Two people including an Imam were on Wednesday night shot dead by unknown assailants at Kilolapwa and Shamu villages in Ukunda, Kwale County, in attacks suspected to be linked to terrorism or politics.
The imam, Ali Hassan Chisuse, 58, was shot three times as he closed the door of Masjid Irshad mosque at around 8 pm, while Mwinyi Pataka, 70, was killed in his house in Shamu by assailants who got away on a motorcycle.
Mr Chisuse was the chairman of the mosque and oversaw its day to day operations. He was also the chief campaigner and mobiliser for one of the gubernatorial aspirants in the 2017 election.
The coordinated attacks happened within a span of 30 minutes, leading police to suspect they could have been carried out by the same assailants.
Msambweni OCPD Joseph Chebusit said it was not immediately clear who was behind the attacks but police have launched investigations. The gunmen fled after the shooting that stunned locals.
Nothing was stolen from the victims and police say that the motive of the killing is yet to be established.
However, a reliable source revealed that there is a high possibility that the assailants were members of the Al-Shabaab terror group, who were hired to carry out the attacks on individuals seen as hindering the militants activities.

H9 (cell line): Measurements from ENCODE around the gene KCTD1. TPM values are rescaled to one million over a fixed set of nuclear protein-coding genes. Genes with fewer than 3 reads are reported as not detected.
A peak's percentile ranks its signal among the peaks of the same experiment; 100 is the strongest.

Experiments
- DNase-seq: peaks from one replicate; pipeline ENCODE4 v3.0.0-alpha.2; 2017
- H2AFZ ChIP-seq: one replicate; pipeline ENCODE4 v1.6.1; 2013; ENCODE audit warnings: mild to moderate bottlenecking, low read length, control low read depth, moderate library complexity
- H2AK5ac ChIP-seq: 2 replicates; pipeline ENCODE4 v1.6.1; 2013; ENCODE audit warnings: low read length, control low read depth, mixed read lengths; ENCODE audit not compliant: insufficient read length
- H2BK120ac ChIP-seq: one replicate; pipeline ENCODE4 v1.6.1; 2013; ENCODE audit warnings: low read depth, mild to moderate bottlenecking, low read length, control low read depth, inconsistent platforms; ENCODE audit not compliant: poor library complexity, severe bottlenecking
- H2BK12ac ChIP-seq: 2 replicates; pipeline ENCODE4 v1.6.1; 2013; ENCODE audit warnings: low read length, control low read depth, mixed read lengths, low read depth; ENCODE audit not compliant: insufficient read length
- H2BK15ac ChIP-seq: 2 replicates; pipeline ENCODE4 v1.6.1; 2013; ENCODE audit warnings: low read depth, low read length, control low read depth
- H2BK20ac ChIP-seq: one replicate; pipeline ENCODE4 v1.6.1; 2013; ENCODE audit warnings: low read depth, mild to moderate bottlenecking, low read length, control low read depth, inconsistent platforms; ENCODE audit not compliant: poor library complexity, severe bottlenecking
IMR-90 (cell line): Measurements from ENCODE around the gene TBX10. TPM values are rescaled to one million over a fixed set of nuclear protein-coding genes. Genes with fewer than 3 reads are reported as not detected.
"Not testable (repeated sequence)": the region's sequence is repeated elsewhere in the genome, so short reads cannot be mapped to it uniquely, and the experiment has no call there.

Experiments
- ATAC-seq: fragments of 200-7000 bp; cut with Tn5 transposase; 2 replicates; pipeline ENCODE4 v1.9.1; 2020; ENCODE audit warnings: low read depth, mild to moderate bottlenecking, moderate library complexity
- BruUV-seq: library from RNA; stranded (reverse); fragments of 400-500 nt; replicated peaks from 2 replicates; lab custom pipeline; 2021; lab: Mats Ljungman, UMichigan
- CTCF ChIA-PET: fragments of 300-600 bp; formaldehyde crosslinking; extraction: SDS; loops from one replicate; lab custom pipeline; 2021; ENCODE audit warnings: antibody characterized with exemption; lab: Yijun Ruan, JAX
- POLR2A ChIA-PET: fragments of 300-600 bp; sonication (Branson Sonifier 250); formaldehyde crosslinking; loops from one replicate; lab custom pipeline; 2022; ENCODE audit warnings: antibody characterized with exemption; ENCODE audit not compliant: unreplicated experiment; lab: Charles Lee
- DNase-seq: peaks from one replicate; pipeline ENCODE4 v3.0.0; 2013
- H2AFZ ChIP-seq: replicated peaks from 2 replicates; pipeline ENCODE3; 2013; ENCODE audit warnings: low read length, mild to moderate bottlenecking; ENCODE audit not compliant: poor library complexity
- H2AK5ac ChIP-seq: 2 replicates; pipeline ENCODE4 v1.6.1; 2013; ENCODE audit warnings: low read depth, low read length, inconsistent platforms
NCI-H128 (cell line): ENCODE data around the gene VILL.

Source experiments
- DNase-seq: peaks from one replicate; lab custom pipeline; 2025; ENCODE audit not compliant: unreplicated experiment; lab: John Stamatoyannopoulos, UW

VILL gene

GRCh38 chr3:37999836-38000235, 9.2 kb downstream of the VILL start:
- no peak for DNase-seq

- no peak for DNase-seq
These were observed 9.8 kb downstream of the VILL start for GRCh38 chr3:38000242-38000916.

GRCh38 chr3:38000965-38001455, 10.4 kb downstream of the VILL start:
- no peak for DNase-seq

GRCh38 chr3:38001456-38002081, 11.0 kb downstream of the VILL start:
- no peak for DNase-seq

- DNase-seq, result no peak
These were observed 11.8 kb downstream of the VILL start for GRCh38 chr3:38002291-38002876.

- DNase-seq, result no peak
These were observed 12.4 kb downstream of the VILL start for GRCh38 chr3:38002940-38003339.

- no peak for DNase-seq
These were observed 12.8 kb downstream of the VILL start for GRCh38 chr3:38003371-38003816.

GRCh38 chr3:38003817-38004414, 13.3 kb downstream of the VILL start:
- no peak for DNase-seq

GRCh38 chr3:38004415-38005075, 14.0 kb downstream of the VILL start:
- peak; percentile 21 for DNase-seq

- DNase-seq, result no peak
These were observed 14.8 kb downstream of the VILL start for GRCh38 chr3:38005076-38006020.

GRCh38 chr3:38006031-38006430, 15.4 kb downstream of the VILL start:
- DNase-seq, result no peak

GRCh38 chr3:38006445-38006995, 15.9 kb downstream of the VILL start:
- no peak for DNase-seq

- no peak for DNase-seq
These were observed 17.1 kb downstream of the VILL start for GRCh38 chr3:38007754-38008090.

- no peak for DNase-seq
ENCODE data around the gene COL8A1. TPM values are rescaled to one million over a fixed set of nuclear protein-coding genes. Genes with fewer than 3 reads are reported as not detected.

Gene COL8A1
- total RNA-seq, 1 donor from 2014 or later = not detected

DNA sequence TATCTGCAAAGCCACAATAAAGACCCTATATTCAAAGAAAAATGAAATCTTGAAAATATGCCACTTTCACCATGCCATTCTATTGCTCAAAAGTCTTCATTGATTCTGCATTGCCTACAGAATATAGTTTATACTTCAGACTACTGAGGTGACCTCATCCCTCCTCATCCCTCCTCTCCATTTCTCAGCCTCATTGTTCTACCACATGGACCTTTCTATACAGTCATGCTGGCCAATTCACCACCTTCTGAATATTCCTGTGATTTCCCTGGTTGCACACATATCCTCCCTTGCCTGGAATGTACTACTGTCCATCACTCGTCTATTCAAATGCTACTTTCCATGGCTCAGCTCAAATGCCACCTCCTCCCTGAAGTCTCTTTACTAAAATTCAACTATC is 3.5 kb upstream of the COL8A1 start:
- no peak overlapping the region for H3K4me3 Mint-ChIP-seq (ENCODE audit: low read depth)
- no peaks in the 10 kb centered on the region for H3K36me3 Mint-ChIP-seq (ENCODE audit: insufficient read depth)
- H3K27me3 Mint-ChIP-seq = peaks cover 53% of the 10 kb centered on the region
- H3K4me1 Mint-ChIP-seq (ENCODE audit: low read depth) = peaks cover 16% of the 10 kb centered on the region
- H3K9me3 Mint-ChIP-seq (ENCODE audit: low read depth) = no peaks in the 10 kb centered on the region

"I have interacted with Chisuse and he was a devoted Muslim who openly opposed youth radicalisation," the source said, adding that the deceased involved himself in development programmes in the community like contributing to the construction of mosques and madrassas.
The source further added that the imam could have either been a target of the terrorists for his stand on radicalisation, or a target of the police for unknown reasons.
The source said Al-Shabaab group has established a vibrant intelligence network within local communities where they get information to help in planned attacks.
The bodies were taken to Msambweni County Referral Hospital mortuary as family members organise for burials.
Kwale has been listed among the counties with high numbers of youth who had been radicalised and joined Al-Shabaab, with some returning after finding life difficult in Somalia.
In an interview with the Nation, Mr Hassan Chisuse, the first born of the imam, said his slain father was usually the last person to leave the mosque.